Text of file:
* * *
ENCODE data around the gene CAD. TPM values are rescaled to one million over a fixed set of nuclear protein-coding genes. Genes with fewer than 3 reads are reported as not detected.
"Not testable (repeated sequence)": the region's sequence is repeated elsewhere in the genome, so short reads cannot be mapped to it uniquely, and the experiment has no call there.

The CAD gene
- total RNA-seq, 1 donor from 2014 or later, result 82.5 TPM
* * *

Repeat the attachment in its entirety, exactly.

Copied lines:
ENCODE data around the gene CAD. TPM values are rescaled to one million over a fixed set of nuclear protein-coding genes. Genes with fewer than 3 reads are reported as not detected.
"Not testable (repeated sequence)": the region's sequence is repeated elsewhere in the genome, so short reads cannot be mapped to it uniquely, and the experiment has no call there.

The CAD gene
- total RNA-seq, 1 donor from 2014 or later, result 82.5 TPM